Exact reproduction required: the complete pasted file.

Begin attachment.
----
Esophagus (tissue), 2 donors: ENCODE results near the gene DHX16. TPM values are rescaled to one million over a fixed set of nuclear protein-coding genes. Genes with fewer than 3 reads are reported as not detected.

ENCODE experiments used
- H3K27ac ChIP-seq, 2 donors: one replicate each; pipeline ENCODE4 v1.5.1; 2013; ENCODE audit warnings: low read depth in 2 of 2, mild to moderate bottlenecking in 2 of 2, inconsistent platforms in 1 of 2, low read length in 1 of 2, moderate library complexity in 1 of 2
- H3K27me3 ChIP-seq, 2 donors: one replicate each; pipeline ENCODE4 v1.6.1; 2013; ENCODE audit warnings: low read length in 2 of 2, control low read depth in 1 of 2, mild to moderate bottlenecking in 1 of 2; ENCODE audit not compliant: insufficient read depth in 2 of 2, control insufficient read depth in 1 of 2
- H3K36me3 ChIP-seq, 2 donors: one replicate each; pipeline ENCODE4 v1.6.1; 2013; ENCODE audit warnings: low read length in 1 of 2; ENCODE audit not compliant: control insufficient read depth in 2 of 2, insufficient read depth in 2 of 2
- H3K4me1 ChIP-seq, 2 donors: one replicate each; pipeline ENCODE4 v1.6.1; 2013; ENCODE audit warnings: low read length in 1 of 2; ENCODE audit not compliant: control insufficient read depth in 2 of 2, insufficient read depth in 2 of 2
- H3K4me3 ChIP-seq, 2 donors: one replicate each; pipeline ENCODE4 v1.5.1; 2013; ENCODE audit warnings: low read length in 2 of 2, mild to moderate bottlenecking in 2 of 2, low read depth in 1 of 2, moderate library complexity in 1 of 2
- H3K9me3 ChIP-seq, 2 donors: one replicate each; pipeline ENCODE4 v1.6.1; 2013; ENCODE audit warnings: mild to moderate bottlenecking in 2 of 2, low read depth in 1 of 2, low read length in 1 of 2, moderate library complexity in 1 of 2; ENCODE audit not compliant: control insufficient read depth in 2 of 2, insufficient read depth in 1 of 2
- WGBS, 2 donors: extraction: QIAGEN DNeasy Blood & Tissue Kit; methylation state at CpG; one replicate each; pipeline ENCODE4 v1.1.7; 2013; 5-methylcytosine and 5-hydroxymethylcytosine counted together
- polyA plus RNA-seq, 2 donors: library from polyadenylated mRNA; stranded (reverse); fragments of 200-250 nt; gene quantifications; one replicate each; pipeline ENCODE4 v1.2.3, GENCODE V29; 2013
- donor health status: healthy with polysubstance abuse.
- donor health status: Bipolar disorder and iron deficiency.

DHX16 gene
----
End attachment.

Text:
Esophagus (tissue), 2 donors: ENCODE results near the gene DHX16. TPM values are rescaled to one million over a fixed set of nuclear protein-coding genes. Genes with fewer than 3 reads are reported as not detected.

ENCODE experiments used
- H3K27ac ChIP-seq, 2 donors: one replicate each; pipeline ENCODE4 v1.5.1; 2013; ENCODE audit warnings: low read depth in 2 of 2, mild to moderate bottlenecking in 2 of 2, inconsistent platforms in 1 of 2, low read length in 1 of 2, moderate library complexity in 1 of 2
- H3K27me3 ChIP-seq, 2 donors: one replicate each; pipeline ENCODE4 v1.6.1; 2013; ENCODE audit warnings: low read length in 2 of 2, control low read depth in 1 of 2, mild to moderate bottlenecking in 1 of 2; ENCODE audit not compliant: insufficient read depth in 2 of 2, control insufficient read depth in 1 of 2
- H3K36me3 ChIP-seq, 2 donors: one replicate each; pipeline ENCODE4 v1.6.1; 2013; ENCODE audit warnings: low read length in 1 of 2; ENCODE audit not compliant: control insufficient read depth in 2 of 2, insufficient read depth in 2 of 2
- H3K4me1 ChIP-seq, 2 donors: one replicate each; pipeline ENCODE4 v1.6.1; 2013; ENCODE audit warnings: low read length in 1 of 2; ENCODE audit not compliant: control insufficient read depth in 2 of 2, insufficient read depth in 2 of 2
- H3K4me3 ChIP-seq, 2 donors: one replicate each; pipeline ENCODE4 v1.5.1; 2013; ENCODE audit warnings: low read length in 2 of 2, mild to moderate bottlenecking in 2 of 2, low read depth in 1 of 2, moderate library complexity in 1 of 2
- H3K9me3 ChIP-seq, 2 donors: one replicate each; pipeline ENCODE4 v1.6.1; 2013; ENCODE audit warnings: mild to moderate bottlenecking in 2 of 2, low read depth in 1 of 2, low read length in 1 of 2, moderate library complexity in 1 of 2; ENCODE audit not compliant: control insufficient read depth in 2 of 2, insufficient read depth in 1 of 2
- WGBS, 2 donors: extraction: QIAGEN DNeasy Blood & Tissue Kit; methylation state at CpG; one replicate each; pipeline ENCODE4 v1.1.7; 2013; 5-methylcytosine and 5-hydroxymethylcytosine counted together
- polyA plus RNA-seq, 2 donors: library from polyadenylated mRNA; stranded (reverse); fragments of 200-250 nt; gene quantifications; one replicate each; pipeline ENCODE4 v1.2.3, GENCODE V29; 2013
- donor health status: healthy with polysubstance abuse.
- donor health status: Bipolar disorder and iron deficiency.

DHX16 gene